Water content in silage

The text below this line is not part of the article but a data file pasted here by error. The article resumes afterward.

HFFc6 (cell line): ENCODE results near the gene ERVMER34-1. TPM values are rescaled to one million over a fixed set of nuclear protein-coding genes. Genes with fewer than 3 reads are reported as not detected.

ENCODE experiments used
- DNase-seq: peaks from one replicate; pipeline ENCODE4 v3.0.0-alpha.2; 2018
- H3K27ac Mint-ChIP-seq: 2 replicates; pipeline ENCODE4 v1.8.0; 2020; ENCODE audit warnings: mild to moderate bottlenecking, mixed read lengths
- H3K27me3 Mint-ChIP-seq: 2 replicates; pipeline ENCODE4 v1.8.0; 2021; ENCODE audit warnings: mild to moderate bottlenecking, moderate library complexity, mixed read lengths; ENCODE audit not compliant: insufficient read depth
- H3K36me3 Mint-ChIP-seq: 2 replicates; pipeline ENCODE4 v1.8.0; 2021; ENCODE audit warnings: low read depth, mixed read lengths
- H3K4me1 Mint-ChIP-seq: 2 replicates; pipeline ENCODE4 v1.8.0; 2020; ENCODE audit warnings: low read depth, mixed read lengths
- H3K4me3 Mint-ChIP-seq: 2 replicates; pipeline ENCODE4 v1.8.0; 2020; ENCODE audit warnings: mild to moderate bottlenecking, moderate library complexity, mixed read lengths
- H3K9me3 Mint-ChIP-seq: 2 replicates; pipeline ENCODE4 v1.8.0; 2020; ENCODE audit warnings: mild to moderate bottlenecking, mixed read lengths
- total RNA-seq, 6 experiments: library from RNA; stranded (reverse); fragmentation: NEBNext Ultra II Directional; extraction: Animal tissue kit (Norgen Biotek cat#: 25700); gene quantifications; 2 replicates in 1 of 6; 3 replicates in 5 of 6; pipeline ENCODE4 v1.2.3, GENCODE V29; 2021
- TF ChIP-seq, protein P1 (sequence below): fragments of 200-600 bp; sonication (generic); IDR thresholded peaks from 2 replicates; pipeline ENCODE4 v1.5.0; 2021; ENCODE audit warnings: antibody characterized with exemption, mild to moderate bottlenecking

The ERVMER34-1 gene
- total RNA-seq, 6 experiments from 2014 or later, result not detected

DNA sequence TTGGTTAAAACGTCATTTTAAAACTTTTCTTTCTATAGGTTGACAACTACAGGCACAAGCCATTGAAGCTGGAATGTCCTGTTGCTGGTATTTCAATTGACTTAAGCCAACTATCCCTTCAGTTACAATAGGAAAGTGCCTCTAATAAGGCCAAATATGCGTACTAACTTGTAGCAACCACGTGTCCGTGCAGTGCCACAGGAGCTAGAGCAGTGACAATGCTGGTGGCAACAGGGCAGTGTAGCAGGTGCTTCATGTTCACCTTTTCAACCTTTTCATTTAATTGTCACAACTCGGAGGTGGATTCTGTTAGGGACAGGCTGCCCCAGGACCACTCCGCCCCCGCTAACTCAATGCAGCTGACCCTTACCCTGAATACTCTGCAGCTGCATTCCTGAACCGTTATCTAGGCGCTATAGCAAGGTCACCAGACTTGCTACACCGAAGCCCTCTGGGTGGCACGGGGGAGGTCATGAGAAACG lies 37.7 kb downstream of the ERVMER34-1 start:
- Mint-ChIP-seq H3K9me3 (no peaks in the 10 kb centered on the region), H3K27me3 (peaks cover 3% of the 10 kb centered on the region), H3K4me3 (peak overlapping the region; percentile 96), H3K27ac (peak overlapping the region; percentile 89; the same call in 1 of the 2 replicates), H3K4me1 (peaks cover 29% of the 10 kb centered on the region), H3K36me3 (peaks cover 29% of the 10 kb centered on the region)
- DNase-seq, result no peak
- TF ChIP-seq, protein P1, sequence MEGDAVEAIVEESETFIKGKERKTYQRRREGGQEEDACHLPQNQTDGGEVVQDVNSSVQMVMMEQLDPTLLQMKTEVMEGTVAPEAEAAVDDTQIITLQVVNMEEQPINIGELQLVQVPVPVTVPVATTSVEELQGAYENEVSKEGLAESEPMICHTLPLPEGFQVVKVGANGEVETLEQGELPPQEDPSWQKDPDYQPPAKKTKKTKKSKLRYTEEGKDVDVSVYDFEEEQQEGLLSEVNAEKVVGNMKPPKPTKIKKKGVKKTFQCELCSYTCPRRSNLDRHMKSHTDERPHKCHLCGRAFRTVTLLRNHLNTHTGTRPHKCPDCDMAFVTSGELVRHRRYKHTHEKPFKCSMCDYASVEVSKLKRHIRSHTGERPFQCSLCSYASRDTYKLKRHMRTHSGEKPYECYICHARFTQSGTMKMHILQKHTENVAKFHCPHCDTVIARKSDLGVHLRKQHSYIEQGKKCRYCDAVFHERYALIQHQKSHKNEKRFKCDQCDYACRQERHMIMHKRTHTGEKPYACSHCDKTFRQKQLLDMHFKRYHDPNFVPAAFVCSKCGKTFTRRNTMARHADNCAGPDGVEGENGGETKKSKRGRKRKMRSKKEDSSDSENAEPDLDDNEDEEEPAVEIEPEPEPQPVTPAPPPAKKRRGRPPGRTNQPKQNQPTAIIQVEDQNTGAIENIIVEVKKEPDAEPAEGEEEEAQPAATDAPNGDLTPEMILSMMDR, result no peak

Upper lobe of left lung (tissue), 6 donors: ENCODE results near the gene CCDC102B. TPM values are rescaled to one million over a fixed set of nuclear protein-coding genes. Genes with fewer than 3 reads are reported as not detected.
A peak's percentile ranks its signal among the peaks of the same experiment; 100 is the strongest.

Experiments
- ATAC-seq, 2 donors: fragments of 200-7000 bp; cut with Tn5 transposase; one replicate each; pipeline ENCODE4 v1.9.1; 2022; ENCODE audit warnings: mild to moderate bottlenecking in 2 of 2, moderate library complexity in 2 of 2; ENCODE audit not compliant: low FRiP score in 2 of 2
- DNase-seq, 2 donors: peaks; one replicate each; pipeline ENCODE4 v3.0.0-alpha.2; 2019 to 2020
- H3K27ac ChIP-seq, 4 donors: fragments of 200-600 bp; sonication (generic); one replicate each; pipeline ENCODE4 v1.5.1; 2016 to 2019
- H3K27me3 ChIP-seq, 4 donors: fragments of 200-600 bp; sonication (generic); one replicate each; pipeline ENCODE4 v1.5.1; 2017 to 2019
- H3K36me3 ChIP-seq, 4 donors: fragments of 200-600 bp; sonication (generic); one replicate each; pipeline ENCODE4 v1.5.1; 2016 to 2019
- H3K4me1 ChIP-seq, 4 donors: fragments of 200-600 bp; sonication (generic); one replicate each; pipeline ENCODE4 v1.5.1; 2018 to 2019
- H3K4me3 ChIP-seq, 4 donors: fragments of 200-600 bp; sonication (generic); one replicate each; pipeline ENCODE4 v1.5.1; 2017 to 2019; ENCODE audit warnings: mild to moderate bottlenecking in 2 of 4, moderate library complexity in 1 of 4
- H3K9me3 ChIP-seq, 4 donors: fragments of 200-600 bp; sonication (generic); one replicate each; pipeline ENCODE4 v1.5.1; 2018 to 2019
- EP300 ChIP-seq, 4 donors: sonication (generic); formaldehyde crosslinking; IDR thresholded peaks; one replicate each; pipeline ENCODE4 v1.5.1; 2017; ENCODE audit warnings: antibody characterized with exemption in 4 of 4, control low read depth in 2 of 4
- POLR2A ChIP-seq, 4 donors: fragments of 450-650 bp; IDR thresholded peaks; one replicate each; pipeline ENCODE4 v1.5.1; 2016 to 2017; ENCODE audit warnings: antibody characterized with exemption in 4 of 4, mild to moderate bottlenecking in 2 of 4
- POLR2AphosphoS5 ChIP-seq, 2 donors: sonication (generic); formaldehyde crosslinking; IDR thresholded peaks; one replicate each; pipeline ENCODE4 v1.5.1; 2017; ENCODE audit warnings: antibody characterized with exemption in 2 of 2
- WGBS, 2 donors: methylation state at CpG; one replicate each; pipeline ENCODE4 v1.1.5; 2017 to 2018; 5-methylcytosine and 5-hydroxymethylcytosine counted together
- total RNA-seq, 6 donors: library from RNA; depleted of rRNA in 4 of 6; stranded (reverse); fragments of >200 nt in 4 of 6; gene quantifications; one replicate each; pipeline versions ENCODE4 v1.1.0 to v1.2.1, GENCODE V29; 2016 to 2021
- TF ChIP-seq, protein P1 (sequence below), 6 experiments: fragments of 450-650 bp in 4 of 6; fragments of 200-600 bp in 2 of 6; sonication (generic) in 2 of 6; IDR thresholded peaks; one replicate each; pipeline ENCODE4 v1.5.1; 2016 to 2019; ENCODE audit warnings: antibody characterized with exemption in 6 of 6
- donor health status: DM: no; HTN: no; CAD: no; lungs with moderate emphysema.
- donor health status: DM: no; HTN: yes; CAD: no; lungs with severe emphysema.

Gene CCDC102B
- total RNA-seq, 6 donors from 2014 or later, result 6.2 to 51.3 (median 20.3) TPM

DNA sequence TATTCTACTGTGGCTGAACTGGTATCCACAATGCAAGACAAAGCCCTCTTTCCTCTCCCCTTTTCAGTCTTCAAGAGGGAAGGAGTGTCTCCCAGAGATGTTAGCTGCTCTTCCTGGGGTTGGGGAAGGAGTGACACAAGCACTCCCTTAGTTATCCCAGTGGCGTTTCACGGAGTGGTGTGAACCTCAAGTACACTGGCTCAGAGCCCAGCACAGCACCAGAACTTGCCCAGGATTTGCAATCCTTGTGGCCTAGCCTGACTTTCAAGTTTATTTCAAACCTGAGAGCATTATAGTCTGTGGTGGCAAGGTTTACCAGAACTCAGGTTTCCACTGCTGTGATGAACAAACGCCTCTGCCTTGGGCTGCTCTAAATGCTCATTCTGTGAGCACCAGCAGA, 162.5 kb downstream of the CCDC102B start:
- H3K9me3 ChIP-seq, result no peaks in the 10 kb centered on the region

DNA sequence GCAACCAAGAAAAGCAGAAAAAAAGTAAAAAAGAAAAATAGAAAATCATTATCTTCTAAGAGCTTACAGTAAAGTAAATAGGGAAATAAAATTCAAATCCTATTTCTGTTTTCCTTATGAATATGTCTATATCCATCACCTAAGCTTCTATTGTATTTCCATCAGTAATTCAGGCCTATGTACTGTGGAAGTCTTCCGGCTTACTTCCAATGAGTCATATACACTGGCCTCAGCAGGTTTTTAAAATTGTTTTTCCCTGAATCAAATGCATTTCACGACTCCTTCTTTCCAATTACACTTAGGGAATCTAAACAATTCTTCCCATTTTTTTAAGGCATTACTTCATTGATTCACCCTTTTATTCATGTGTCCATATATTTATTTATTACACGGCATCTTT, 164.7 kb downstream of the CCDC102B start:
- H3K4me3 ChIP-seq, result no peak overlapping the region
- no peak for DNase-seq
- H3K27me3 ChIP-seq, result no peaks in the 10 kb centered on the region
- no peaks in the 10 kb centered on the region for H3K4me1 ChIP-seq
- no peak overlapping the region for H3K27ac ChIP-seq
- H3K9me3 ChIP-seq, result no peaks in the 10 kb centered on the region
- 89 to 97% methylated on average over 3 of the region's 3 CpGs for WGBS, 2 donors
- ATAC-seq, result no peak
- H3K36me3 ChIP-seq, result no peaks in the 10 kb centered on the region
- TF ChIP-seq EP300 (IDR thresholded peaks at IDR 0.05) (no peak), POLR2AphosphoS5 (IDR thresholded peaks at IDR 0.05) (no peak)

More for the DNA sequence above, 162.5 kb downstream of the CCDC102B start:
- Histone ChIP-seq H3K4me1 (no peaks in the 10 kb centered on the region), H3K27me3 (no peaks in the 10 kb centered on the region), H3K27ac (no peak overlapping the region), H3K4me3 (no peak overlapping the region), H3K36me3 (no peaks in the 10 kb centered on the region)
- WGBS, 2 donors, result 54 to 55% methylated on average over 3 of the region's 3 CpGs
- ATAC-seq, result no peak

Silage moisture consists of both water and volatile fatty acids (VFAs). To oven-dry silage would remove both the water and the nutritional VFAs which should be included with the DM. The most widely used method to correct for this loss is the toluene distillation method of Dewar and McDonald (1961). The Karl Fischer titration is probably the most accurate, but uses anhydrous methanol. Oven drying and using correction equations makes assumptions which may not be valid in every case. NIRS involves very expensive equipment and extensive calibration. Various pros and cons have been discussed by Givens et al. (2000). The main deficiency of the toluene distillation is its inability to account for the alcohol content of the volatiles. The other drawback is the large quantities of toluene involved. It is, however, a simple method and is widely quoted. We suggest a smaller scale procedure which uses less solvent, and recovers used solvent by distillation and drying over anhydrous sodium sulphate. If the accuracy requires the alcohol content to be determined, this may be done separately by GLC. The method also enables small core samples to be analysed, which simplifies the profiling of silage clamps for nutrient analyses (Faithfull, 1998).

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